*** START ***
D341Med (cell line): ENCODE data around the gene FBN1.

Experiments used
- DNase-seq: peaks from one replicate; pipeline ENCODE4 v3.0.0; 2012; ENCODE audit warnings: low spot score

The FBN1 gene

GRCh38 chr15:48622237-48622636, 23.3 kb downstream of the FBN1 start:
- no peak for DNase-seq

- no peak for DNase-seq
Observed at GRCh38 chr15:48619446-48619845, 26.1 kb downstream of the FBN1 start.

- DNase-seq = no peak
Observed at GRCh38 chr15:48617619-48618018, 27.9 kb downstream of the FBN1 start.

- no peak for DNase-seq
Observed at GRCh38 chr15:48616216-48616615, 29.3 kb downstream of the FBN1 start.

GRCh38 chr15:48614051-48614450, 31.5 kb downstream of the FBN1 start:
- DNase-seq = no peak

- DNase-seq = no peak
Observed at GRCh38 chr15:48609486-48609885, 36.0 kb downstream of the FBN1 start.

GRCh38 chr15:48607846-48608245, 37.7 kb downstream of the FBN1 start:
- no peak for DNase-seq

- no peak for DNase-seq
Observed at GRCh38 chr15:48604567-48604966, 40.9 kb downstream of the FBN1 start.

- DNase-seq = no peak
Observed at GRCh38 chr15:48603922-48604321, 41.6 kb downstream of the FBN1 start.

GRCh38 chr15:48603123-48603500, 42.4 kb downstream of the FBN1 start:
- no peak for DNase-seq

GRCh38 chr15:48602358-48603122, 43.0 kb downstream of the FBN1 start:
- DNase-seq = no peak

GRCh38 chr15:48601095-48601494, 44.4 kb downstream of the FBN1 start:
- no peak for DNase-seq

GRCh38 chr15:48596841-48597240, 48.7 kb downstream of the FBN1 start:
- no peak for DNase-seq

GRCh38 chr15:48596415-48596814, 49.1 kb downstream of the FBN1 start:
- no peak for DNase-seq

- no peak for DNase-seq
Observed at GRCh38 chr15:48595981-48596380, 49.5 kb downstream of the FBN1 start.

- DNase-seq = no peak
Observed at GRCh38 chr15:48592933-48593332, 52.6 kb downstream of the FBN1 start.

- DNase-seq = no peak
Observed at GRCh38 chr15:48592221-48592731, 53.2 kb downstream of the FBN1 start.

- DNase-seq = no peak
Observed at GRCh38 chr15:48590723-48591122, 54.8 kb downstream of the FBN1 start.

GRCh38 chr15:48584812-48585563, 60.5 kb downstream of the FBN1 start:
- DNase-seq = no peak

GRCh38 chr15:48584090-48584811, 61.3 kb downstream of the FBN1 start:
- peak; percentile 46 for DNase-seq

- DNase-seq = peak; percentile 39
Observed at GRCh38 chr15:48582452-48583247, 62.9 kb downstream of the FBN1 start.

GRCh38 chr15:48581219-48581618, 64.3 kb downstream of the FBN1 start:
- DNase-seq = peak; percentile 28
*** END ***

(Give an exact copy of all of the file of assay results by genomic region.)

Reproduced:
D341Med (cell line): ENCODE data around the gene FBN1.

Experiments used
- DNase-seq: peaks from one replicate; pipeline ENCODE4 v3.0.0; 2012; ENCODE audit warnings: low spot score

The FBN1 gene

GRCh38 chr15:48622237-48622636, 23.3 kb downstream of the FBN1 start:
- no peak for DNase-seq

- no peak for DNase-seq
Observed at GRCh38 chr15:48619446-48619845, 26.1 kb downstream of the FBN1 start.

- DNase-seq = no peak
Observed at GRCh38 chr15:48617619-48618018, 27.9 kb downstream of the FBN1 start.

- no peak for DNase-seq
Observed at GRCh38 chr15:48616216-48616615, 29.3 kb downstream of the FBN1 start.

GRCh38 chr15:48614051-48614450, 31.5 kb downstream of the FBN1 start:
- DNase-seq = no peak

- DNase-seq = no peak
Observed at GRCh38 chr15:48609486-48609885, 36.0 kb downstream of the FBN1 start.

GRCh38 chr15:48607846-48608245, 37.7 kb downstream of the FBN1 start:
- no peak for DNase-seq

- no peak for DNase-seq
Observed at GRCh38 chr15:48604567-48604966, 40.9 kb downstream of the FBN1 start.

- DNase-seq = no peak
Observed at GRCh38 chr15:48603922-48604321, 41.6 kb downstream of the FBN1 start.

GRCh38 chr15:48603123-48603500, 42.4 kb downstream of the FBN1 start:
- no peak for DNase-seq

GRCh38 chr15:48602358-48603122, 43.0 kb downstream of the FBN1 start:
- DNase-seq = no peak

GRCh38 chr15:48601095-48601494, 44.4 kb downstream of the FBN1 start:
- no peak for DNase-seq

GRCh38 chr15:48596841-48597240, 48.7 kb downstream of the FBN1 start:
- no peak for DNase-seq

GRCh38 chr15:48596415-48596814, 49.1 kb downstream of the FBN1 start:
- no peak for DNase-seq

- no peak for DNase-seq
Observed at GRCh38 chr15:48595981-48596380, 49.5 kb downstream of the FBN1 start.

- DNase-seq = no peak
Observed at GRCh38 chr15:48592933-48593332, 52.6 kb downstream of the FBN1 start.

- DNase-seq = no peak
Observed at GRCh38 chr15:48592221-48592731, 53.2 kb downstream of the FBN1 start.

- DNase-seq = no peak
Observed at GRCh38 chr15:48590723-48591122, 54.8 kb downstream of the FBN1 start.

GRCh38 chr15:48584812-48585563, 60.5 kb downstream of the FBN1 start:
- DNase-seq = no peak

GRCh38 chr15:48584090-48584811, 61.3 kb downstream of the FBN1 start:
- peak; percentile 46 for DNase-seq

- DNase-seq = peak; percentile 39
Observed at GRCh38 chr15:48582452-48583247, 62.9 kb downstream of the FBN1 start.

GRCh38 chr15:48581219-48581618, 64.3 kb downstream of the FBN1 start:
- DNase-seq = peak; percentile 28